> everyone was too busy staring at her arse to notice. :-)

    Also, I think her good work of series 3 counts in her favour a great deal.

    #87363
    Andrew
    Participant

    > I?m sorry, but I just don?t get the Lazarus hate.

    I agree on the performances, but not the interweaving’s pretty basic and the finale far from satisfying. For me. The predictable story and primitive characterisation – and the fact the overly-linear story essentially climaxes half way then carries interminably on – really dumps it to the bottom.

    > Also, I think her good work of series 3 counts in her favour a great deal.

    I just rewatched the series three finale and I was struck by how little I liked her performance. As the crush thing wore off, there seemed to be less and less to the character, and her performance seemed more and one-note. Looking back I’m not sure her she actually had the ability – though I may be jaded by mediocre turns in both Who and Torchwood since.

    #87459
    TheLeen
    Participant

    Silence in The Library & Forest of the Dead

    That’s more like it.

    We loved:

    – The first sentence: “Close your eyes and tell me what you see.” Best opening line ever.
    – The last sentence: “Sweet dreams.” Good closing, too.
    – Cute little girl with some amazing acting skills.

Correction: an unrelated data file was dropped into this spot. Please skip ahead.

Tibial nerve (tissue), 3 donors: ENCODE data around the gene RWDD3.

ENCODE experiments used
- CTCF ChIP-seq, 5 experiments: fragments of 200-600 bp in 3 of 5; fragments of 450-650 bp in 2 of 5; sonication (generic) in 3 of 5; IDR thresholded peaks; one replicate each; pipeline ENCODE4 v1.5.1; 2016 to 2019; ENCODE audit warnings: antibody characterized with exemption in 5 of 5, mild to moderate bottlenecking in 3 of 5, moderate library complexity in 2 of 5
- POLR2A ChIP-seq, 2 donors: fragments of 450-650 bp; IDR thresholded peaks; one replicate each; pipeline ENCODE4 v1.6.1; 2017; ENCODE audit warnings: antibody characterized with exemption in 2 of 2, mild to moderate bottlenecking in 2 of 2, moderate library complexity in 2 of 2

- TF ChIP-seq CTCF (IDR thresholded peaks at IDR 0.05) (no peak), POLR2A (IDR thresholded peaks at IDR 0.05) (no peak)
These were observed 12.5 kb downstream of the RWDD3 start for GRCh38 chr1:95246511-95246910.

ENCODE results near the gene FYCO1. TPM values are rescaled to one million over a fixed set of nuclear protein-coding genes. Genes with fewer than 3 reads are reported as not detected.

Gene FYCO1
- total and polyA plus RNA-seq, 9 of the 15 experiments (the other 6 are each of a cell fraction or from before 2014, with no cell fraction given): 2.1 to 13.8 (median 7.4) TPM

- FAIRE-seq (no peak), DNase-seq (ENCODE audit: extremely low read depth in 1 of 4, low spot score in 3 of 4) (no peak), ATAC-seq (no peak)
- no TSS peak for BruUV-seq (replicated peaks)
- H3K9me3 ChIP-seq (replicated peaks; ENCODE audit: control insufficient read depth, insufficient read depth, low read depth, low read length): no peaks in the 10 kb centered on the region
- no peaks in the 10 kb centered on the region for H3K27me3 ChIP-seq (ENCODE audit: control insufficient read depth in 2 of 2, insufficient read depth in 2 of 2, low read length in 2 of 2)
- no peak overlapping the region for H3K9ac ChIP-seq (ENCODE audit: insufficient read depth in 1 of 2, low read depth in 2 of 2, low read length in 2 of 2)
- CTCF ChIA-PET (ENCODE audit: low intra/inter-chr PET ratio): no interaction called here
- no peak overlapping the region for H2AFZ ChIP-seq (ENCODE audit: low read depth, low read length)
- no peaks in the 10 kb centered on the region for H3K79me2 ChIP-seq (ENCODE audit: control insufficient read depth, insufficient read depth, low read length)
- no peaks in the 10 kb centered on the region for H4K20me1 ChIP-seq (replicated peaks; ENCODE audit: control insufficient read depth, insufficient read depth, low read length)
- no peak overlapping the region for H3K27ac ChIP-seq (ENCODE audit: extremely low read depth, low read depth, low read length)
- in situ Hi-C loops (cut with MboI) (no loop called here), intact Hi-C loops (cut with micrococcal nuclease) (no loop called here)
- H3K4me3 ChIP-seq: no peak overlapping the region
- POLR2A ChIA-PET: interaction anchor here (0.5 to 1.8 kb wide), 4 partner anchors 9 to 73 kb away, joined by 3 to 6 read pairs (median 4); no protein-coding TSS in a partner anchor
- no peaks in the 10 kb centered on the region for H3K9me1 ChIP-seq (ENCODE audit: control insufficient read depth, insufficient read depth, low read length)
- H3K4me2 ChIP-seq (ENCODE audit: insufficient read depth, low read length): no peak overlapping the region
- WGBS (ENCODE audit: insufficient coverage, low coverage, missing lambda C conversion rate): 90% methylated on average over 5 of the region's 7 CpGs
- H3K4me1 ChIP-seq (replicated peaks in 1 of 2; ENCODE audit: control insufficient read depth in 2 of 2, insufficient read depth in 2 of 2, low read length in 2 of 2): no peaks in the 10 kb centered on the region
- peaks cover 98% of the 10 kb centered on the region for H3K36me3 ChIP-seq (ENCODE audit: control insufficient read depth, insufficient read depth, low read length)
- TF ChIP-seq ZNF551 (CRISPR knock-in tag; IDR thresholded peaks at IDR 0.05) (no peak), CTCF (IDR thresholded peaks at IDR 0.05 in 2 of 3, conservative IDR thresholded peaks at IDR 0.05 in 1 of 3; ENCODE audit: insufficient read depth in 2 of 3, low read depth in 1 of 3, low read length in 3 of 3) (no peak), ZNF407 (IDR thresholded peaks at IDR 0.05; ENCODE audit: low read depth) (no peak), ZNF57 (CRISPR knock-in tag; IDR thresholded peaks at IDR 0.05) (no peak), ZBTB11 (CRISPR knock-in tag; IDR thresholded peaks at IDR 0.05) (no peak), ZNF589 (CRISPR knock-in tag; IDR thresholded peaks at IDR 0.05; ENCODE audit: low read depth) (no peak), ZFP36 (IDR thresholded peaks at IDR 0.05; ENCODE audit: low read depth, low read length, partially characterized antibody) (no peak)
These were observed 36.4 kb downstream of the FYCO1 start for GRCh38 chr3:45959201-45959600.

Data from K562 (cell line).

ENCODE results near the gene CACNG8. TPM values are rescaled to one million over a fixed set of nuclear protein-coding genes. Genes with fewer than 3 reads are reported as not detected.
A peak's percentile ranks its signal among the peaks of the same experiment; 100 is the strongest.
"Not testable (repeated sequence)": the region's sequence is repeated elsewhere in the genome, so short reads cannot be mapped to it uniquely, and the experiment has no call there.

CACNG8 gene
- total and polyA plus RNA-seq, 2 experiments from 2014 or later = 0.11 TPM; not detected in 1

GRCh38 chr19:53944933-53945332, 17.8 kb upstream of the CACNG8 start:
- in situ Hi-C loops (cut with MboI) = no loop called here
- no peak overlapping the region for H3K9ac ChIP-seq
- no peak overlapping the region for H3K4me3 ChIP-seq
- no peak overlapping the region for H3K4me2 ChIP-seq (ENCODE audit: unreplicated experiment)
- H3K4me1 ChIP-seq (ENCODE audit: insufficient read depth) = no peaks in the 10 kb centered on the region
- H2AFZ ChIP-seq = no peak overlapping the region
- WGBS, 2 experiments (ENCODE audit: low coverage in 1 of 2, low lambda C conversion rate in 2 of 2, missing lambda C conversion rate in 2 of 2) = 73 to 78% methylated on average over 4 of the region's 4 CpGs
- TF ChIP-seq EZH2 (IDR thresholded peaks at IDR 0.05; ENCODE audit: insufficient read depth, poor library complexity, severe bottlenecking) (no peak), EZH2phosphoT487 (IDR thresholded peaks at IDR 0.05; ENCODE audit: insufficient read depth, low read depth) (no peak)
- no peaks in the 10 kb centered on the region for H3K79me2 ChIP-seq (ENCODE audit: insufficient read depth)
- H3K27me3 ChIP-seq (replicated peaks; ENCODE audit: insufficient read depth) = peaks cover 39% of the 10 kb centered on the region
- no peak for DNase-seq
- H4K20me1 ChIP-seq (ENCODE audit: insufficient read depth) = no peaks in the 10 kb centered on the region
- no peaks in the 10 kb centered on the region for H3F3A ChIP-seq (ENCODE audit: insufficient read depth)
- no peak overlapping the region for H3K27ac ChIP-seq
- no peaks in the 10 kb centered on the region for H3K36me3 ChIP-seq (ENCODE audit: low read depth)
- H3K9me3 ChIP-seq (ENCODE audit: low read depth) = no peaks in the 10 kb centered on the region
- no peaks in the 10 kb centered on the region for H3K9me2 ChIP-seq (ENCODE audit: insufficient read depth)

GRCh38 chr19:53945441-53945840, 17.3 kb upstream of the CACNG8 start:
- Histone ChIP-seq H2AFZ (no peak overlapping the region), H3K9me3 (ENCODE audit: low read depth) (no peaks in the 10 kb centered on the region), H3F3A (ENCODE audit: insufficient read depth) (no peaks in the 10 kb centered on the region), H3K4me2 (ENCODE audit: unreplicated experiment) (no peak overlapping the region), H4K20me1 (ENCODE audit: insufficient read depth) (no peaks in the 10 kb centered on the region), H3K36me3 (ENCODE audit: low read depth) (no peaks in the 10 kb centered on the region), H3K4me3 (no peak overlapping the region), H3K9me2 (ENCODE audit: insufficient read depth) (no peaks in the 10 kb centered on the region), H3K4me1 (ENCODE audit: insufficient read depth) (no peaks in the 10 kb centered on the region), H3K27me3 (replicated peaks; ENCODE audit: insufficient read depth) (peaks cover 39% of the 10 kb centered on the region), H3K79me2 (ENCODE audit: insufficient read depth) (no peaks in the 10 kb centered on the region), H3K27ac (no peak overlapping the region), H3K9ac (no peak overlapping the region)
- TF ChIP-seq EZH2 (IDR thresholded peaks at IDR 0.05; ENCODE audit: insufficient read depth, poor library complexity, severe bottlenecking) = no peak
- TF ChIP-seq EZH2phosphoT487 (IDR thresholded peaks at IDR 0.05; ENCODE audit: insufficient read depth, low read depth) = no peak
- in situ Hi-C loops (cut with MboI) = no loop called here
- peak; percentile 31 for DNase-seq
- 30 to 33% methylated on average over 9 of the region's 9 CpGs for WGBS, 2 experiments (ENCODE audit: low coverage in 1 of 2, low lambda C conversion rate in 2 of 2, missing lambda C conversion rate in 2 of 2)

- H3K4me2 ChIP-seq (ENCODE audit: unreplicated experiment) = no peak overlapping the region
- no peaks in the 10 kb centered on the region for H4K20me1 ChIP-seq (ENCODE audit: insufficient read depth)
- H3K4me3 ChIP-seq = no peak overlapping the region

– Doctor Moon. Doctormoon. Good stuff.
    – Donna & Lee. Awwwwwwwwww.
    – River Song was a kind of awesome that scares me a little.
    – Ghosting. Awesome.
    – space suit skeleton zombies.
    – Most of the dialogue, except when the Doctor took so long to work out that the woman knows him from his future.

    There were however things (that I mainly noticed during the second viewing) that didn’t, well, that weren’t quite satisfactory. :x Here we go:

    We wondered:

    – I’d actually wondered how the Doctor’s past, present and future work – surely he must’ve bumped into future friends before…
    – Yeah, books are made from wood. But you know what else is made from wood? Wood! Like the door that the Doctor said was made out of it. Or everything else in the library ;)
    – The Doctor and CAL saved the expedition’s minds to the hard drive. Bless them. And now exactly why can’t CAL beam them down again now?
    – Once more, death has been untimately defeated by science (see also: The Doctor’s Daughter and “How to become immortal by means of breahting in terraforming gases”)
    – Soooo, the Doctor would never give anyone the Sonic Screwdriver; this would have been a good idea for the plot if it was actually the case. As it is, teh Doctor likes to hand his Screwdriver to average Joe, drop it off telegraph masts and so on; so far, he hasn’t been acting very protective of it, or at least that’s my impression.
    – How did they know the Doctor couldn’t have survived the brain thing she did in the end?
    – CAL is Mr Lux’ grandfather’s youngest daughter. That makes her Mr Lux’ aunt. The library has been closed for several generations. How can there be three generations between Mr Lux and his aunt, however little?
    – How can the library have the kind of reputation needed to be THE Library (and something the Doctor knows) when it’s been available for the public so briefly? Opened up, quarantined for 100 years, Doctor appears, quarantined forever after…